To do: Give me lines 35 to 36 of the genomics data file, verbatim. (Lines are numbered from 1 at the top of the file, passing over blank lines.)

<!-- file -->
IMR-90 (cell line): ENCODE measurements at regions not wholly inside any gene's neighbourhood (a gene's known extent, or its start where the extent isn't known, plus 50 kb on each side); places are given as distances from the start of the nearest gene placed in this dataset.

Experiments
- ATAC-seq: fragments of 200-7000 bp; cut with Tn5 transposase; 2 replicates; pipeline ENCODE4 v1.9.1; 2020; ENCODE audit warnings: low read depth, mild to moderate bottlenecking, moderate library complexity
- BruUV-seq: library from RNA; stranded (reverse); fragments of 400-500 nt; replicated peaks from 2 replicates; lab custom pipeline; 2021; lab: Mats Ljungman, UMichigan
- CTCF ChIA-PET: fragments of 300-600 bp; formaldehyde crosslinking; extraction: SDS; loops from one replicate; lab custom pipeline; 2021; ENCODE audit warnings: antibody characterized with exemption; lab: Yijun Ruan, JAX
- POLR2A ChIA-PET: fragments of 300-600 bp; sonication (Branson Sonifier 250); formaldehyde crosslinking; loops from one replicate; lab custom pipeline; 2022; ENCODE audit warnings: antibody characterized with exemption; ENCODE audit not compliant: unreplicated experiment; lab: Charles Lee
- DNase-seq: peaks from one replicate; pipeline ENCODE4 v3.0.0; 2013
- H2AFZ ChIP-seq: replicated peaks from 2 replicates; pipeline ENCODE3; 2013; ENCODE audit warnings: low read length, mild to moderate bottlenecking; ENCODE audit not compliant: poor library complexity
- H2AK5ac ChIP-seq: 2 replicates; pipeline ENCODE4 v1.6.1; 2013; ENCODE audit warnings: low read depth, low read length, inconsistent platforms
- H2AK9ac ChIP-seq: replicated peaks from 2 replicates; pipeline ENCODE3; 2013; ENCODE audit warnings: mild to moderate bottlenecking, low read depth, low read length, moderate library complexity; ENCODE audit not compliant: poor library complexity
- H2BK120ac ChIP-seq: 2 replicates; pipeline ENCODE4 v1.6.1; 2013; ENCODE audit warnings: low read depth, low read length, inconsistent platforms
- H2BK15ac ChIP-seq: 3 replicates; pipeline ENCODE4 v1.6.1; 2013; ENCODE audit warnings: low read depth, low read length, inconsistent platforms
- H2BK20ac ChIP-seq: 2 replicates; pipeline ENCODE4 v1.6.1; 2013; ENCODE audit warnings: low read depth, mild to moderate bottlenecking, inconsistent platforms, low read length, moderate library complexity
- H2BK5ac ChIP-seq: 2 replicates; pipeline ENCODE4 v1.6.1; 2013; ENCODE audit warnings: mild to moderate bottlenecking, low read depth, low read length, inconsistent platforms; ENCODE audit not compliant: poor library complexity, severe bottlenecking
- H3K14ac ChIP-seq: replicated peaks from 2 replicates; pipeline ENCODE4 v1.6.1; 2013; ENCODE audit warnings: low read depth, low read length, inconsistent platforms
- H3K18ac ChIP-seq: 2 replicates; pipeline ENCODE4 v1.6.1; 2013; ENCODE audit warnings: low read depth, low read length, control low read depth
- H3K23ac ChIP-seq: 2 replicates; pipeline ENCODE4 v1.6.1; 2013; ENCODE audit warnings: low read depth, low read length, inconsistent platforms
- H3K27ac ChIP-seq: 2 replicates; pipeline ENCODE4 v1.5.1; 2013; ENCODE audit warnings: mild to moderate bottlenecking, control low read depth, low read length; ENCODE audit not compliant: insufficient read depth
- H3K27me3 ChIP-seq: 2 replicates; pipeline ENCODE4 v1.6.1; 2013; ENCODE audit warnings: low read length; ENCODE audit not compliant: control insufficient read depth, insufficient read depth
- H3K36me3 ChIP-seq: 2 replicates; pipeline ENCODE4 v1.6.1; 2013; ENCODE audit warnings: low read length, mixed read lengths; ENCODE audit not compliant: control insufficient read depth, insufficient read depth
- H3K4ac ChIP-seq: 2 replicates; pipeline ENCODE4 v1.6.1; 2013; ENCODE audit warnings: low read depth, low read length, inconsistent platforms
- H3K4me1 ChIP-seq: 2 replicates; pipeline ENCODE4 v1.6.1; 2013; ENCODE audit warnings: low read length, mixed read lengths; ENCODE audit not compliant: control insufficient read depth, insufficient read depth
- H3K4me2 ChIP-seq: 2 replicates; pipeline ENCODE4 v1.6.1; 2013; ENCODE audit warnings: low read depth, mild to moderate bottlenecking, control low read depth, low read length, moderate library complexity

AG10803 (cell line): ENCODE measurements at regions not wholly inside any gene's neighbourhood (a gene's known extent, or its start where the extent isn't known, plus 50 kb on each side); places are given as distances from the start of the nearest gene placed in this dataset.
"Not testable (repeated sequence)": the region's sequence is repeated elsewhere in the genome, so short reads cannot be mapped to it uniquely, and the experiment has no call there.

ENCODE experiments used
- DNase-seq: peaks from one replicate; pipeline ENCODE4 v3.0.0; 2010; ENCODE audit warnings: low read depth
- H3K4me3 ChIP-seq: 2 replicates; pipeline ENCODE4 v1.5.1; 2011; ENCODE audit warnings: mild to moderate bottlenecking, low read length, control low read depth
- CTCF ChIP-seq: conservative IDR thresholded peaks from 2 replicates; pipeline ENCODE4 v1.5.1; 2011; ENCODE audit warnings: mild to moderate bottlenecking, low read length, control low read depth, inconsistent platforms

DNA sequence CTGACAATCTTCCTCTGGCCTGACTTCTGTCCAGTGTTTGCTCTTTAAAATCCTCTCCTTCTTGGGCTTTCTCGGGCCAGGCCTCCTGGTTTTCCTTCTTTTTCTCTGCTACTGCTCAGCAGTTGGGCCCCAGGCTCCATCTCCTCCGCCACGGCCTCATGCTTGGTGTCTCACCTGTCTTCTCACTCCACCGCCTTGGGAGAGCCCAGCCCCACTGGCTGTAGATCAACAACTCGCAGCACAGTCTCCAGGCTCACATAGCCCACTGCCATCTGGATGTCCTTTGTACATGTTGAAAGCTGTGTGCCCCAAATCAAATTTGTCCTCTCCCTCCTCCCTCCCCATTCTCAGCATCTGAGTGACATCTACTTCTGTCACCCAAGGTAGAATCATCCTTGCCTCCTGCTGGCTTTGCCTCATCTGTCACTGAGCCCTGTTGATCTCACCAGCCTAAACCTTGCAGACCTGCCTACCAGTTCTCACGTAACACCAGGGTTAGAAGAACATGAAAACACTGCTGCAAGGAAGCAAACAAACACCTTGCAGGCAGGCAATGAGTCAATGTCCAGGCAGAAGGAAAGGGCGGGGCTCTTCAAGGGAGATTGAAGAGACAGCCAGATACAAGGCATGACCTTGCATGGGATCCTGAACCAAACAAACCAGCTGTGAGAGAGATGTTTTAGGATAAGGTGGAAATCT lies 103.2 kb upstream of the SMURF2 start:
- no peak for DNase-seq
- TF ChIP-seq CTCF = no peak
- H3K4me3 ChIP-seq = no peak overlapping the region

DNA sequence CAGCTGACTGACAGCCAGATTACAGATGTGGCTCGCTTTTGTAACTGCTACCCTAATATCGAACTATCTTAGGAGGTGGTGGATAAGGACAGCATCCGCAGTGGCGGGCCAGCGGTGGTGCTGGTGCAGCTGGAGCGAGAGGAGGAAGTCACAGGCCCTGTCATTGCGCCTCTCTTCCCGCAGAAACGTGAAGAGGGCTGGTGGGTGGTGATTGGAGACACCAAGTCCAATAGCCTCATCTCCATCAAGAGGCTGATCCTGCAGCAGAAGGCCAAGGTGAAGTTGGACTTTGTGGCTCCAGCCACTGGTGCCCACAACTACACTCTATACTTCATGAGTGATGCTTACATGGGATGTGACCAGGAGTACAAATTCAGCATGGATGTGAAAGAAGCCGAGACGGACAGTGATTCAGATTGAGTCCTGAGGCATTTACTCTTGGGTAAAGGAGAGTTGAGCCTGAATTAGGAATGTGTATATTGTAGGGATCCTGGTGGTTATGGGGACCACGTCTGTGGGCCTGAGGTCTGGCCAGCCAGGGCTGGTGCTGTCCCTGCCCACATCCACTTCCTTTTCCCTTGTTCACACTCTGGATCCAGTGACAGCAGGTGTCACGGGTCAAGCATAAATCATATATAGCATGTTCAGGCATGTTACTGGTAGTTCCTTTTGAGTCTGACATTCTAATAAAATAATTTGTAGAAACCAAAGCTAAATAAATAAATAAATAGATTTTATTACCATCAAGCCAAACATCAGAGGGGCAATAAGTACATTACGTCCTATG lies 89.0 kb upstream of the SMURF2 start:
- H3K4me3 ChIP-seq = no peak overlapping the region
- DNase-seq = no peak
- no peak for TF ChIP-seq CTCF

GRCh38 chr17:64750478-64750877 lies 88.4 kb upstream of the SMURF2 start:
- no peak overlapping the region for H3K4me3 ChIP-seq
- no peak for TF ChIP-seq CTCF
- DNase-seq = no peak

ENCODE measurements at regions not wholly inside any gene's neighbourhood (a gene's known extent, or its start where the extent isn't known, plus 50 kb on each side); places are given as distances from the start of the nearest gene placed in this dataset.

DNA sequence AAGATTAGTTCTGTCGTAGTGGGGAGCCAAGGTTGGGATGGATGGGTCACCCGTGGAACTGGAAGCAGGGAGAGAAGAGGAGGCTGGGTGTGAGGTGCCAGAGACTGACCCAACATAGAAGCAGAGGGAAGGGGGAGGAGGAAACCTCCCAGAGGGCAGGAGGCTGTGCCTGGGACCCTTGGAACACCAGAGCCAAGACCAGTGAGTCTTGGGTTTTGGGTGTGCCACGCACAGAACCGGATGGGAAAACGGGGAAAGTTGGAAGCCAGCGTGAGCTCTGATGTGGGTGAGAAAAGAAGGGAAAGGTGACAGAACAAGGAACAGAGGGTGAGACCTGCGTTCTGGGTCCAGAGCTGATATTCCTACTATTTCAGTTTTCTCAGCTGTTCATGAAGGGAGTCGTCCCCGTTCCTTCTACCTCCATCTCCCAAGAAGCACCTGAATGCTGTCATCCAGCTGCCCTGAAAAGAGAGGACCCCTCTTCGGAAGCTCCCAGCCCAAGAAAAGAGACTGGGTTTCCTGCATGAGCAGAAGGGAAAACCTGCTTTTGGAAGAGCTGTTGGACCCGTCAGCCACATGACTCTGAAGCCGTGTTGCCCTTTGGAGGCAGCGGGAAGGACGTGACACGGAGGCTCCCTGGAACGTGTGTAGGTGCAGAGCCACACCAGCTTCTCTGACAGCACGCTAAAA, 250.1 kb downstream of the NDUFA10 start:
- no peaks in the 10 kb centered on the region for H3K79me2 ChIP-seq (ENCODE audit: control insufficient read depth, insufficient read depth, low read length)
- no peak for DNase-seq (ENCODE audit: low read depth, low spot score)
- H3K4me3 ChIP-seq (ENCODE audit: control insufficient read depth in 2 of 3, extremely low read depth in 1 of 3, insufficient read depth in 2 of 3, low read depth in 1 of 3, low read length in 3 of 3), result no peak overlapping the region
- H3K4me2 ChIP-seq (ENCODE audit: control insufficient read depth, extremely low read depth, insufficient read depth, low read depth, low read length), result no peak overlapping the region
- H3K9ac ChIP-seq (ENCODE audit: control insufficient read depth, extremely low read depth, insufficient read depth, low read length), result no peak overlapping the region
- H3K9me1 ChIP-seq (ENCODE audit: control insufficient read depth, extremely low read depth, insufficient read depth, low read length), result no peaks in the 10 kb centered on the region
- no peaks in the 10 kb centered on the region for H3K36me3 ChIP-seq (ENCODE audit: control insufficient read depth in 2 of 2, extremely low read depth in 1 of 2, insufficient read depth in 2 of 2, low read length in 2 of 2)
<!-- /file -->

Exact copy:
- H3K4me3 ChIP-seq = no peak overlapping the region
- DNase-seq = no peak